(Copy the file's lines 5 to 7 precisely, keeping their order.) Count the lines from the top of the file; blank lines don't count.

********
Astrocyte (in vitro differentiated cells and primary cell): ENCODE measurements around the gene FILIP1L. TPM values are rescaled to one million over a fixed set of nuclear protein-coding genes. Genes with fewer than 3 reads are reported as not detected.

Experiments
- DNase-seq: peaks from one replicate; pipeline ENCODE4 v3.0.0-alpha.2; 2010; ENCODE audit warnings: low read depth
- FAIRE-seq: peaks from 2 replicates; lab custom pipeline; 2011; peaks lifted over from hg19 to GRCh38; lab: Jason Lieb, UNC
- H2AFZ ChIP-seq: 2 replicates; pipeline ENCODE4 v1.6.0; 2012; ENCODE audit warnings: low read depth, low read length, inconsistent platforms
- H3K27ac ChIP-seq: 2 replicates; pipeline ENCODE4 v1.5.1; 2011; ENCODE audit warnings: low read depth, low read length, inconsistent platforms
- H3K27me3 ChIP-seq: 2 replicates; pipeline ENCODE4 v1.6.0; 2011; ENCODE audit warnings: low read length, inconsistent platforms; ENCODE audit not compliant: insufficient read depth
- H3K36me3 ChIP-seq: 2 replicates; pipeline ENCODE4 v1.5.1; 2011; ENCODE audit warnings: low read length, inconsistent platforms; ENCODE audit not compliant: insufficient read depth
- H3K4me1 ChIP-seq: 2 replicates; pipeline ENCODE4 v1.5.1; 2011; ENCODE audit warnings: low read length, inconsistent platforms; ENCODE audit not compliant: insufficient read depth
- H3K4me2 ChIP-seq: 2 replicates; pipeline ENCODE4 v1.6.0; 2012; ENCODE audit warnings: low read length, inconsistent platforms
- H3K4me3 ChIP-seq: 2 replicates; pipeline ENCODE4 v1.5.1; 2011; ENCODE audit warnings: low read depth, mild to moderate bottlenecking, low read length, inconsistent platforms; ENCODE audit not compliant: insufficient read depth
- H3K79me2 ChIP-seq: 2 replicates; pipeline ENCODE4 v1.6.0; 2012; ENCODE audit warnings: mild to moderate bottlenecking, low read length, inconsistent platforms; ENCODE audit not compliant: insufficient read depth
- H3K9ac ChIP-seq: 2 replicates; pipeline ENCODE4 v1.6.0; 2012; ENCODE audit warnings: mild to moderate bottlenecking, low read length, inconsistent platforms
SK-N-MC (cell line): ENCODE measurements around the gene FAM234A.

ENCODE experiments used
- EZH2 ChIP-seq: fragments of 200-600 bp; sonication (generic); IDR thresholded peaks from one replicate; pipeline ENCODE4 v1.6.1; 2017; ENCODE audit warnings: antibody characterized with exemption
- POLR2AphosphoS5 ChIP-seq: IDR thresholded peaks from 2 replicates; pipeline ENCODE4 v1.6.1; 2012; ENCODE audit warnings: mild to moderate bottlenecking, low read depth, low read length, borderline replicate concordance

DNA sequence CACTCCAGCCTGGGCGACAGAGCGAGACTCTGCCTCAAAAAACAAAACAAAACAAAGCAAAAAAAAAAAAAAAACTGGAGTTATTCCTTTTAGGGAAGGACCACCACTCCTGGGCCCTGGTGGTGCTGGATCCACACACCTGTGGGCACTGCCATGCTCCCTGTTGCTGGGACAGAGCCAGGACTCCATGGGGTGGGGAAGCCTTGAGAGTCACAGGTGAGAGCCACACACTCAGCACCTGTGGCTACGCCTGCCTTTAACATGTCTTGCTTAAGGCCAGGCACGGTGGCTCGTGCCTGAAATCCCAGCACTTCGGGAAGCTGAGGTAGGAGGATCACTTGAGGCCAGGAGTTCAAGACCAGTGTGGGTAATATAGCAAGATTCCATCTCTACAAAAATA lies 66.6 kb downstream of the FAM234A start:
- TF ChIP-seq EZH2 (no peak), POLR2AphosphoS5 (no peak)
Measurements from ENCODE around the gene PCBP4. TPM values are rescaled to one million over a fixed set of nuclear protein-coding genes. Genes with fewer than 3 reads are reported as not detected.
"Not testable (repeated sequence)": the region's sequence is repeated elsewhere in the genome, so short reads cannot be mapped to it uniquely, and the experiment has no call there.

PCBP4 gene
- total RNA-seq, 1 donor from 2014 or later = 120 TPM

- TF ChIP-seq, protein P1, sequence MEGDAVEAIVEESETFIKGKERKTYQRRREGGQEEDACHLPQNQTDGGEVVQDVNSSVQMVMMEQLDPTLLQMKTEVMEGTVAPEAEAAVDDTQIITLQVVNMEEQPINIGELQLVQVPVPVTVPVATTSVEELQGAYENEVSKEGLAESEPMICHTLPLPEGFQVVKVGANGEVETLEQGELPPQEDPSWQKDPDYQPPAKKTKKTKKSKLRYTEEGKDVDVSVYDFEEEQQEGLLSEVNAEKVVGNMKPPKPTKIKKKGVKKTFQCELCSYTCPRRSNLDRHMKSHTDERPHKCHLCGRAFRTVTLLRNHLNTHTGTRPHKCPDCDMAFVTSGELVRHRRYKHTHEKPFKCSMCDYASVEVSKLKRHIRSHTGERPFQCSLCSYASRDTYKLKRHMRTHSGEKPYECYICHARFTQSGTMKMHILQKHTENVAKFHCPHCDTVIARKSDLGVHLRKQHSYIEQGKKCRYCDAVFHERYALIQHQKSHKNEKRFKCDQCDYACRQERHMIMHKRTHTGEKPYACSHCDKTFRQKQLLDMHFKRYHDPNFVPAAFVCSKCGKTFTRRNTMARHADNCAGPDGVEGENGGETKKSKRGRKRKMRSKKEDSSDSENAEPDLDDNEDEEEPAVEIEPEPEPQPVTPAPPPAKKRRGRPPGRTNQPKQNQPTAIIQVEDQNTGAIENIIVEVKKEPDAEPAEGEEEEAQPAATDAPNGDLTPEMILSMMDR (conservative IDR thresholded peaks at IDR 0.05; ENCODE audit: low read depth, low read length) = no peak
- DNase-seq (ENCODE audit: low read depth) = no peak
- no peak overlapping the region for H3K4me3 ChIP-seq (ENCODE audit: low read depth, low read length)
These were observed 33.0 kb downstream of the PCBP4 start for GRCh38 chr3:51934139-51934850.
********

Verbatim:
- H2AFZ ChIP-seq: 2 replicates; pipeline ENCODE4 v1.6.0; 2012; ENCODE audit warnings: low read depth, low read length, inconsistent platforms
- H3K27ac ChIP-seq: 2 replicates; pipeline ENCODE4 v1.5.1; 2011; ENCODE audit warnings: low read depth, low read length, inconsistent platforms
- H3K27me3 ChIP-seq: 2 replicates; pipeline ENCODE4 v1.6.0; 2011; ENCODE audit warnings: low read length, inconsistent platforms; ENCODE audit not compliant: insufficient read depth